A few quotes and assertions prior to formulating some questions.

1. Virno, in an interview:

“[T]he moment the working class ceases to be a people and becomes a multitude many things change: starting from the forms of organisation and of conflict. (…) [T]here are passages in Marx where the working class loses the physiognomic features of ‘people’ and acquires those of ‘multitude’. One example: let us think about the last chapter of the first volume of Das Kapital where Marx analyses the condition of the working class in the United States (Chapter 25, ‘the modern theory of colonisation’). There we find great pages on the American West, on exodus and on the individual initiative of the ‘many’. European workers driven out of their countries by epidemics, famine and economic crisis, go to labour in the large industrial centres on the east coast of the USA, mind you: they stay there for several years, only several years. Then they desert the factory and move towards the west, towards the free land. Wage labour presents itself as a transitional episode rather than a life sentence. Even if only for twenty years, wage labourers had the possibility of spreading disorder in the iron laws of the labour market; by abandoning their own initial condition, they determined the relative scarcity of labour and thus wage increases. By describing this situation, Marx offers a vivid portrait of a working class that is also multitude.”

2. Commentators often describe the Western Federation of Miners in relation to a “frontier spirit” (for instance). Patrick Renshaw writes that Big Bill Haywood had been a frontier homesteader for a while, a respite from working in the mines. After “his brief taste of independence he resented the fetters of “wage slavery” much more strongly. This resentment [was] a characteristic phenomenon in the West of the time”. (The Wobblies, p72.) “The frontier, or rather its close, seemed to be producing a unique type of post-frontier syndicalism.” (The Wobblies, p73.)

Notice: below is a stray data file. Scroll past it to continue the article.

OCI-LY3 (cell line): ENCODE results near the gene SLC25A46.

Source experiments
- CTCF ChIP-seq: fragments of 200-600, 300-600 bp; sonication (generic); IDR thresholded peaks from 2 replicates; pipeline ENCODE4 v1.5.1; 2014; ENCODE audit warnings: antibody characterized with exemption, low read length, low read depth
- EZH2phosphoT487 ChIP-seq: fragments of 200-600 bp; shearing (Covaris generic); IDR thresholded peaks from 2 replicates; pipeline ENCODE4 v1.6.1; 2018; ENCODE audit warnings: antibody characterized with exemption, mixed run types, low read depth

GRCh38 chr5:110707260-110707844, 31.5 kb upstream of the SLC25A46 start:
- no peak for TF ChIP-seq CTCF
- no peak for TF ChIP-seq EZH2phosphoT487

3. Accepting both claims for the sake of argument, Virno’s and Renshaw’s – both of which are definitely problematic – this suggests that part of the class conflict around this time was a conflict over whether the working class would take the form of multitude or people.

4. The frequent resort to the state of exception in response to working class struggles were attempts to destroy the multitude-like forms of class organization, or those forms which were conducive to the class existing as multitude. (For instance, Goldfield Nevada.)

5. One key principle of the post-frontier syndicalism was a type of axiomatic equality. Industrial unionism was a forceful assertion thereof, against craft unionism. This axiom in turn entered into the compositional practices and processes of the class, both formal-organizational and informal-organizational. Or, these practices and processes were subjectivizations based on (material instantiations of) this axiom. In doing/being so they formed a certain type of exodus not identical to the frontier exodus but perhaps superior to it.